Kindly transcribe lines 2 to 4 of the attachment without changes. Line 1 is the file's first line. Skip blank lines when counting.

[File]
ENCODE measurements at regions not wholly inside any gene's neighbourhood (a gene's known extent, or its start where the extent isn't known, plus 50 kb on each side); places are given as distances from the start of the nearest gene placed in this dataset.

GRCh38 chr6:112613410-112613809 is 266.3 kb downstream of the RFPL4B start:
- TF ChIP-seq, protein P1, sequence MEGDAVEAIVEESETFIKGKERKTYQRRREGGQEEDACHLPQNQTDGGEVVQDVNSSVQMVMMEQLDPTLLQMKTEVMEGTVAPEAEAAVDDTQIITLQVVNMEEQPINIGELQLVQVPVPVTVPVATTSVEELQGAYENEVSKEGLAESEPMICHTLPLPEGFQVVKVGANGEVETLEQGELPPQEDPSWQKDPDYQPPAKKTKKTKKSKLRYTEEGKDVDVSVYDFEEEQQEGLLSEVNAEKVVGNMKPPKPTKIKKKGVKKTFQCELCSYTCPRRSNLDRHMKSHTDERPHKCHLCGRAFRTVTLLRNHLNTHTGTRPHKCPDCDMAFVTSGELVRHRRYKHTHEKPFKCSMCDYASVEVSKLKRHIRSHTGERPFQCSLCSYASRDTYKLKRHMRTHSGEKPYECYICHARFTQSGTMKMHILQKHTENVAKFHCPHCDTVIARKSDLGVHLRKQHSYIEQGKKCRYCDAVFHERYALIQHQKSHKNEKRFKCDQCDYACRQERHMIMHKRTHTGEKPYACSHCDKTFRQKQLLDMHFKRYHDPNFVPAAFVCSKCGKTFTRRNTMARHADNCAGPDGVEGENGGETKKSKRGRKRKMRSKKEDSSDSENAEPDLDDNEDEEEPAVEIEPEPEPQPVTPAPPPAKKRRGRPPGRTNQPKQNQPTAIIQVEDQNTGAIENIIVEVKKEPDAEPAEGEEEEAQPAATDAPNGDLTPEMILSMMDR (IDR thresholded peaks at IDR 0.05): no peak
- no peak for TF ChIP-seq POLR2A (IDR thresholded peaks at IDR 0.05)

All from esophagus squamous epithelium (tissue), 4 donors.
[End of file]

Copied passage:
GRCh38 chr6:112613410-112613809 is 266.3 kb downstream of the RFPL4B start:
- TF ChIP-seq, protein P1, sequence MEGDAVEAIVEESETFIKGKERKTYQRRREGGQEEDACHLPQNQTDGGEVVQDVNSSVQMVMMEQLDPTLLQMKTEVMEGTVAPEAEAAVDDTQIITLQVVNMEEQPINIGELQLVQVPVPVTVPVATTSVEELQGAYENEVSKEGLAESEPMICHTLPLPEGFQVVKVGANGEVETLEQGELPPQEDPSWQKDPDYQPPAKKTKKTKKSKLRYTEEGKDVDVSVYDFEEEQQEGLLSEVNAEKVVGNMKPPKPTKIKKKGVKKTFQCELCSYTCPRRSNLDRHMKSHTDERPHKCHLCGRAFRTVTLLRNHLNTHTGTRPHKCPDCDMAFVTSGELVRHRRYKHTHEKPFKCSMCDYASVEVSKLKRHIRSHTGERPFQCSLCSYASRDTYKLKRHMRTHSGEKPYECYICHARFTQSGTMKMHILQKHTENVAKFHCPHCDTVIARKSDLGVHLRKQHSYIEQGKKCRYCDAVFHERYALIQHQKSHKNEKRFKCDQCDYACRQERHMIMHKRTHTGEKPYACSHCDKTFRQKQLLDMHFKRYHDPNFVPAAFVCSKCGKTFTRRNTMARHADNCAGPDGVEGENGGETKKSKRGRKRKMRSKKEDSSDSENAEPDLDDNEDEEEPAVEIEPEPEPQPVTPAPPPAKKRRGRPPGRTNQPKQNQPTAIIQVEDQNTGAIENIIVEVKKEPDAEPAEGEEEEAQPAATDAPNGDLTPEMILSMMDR (IDR thresholded peaks at IDR 0.05): no peak
- no peak for TF ChIP-seq POLR2A (IDR thresholded peaks at IDR 0.05)